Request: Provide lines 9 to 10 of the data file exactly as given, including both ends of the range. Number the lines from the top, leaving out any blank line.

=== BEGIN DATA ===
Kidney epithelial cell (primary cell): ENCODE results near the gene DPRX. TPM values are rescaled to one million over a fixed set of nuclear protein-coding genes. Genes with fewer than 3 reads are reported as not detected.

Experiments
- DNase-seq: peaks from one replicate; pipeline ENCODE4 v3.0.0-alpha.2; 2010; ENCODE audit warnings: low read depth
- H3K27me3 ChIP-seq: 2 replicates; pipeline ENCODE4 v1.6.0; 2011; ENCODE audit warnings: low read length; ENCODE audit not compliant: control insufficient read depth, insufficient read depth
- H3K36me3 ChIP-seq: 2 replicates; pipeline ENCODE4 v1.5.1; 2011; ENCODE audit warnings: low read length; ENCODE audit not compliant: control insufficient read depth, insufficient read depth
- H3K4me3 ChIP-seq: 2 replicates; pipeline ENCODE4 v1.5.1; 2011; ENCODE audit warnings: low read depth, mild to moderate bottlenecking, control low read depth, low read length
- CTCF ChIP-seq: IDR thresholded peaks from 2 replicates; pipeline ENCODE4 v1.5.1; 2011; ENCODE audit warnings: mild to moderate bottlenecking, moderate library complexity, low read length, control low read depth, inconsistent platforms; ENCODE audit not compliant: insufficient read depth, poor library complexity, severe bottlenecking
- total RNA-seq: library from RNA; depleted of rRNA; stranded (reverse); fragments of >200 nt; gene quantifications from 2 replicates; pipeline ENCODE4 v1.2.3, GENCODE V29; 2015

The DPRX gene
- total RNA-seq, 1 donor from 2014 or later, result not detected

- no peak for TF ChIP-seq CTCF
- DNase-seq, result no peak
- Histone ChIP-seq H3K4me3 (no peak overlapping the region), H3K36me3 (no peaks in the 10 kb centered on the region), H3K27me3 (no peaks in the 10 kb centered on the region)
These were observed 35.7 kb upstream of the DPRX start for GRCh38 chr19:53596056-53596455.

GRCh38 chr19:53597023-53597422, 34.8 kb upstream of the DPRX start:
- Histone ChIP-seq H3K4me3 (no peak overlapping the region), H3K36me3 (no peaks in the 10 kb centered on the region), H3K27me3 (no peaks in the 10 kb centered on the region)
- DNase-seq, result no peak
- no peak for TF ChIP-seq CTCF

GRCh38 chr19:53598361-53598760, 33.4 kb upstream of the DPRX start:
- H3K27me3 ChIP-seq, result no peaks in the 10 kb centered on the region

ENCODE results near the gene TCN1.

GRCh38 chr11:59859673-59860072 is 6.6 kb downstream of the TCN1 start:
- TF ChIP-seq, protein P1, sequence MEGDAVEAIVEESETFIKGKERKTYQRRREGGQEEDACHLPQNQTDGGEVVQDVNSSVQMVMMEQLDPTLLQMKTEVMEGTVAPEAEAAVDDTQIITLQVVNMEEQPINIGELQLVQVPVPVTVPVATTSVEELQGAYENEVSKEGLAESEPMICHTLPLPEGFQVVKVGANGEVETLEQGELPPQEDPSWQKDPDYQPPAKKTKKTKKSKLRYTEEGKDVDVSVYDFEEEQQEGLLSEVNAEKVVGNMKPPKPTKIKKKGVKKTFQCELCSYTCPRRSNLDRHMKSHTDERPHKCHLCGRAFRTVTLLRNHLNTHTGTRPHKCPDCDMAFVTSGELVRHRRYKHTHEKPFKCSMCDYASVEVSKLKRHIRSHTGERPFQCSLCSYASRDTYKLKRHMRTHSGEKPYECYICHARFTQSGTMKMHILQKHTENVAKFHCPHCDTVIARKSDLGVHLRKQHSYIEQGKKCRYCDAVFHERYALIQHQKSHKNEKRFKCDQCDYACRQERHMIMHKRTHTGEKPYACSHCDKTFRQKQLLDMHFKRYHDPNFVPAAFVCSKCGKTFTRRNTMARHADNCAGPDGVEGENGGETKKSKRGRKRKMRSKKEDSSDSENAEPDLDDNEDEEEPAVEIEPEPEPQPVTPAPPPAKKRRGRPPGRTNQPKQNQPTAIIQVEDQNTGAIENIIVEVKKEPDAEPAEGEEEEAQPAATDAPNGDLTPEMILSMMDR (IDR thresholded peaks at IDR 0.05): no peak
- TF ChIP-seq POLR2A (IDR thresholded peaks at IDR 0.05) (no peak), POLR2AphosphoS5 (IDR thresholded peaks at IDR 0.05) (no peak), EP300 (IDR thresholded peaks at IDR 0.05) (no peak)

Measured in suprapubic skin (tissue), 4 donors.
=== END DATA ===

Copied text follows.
The DPRX gene
- total RNA-seq, 1 donor from 2014 or later, result not detected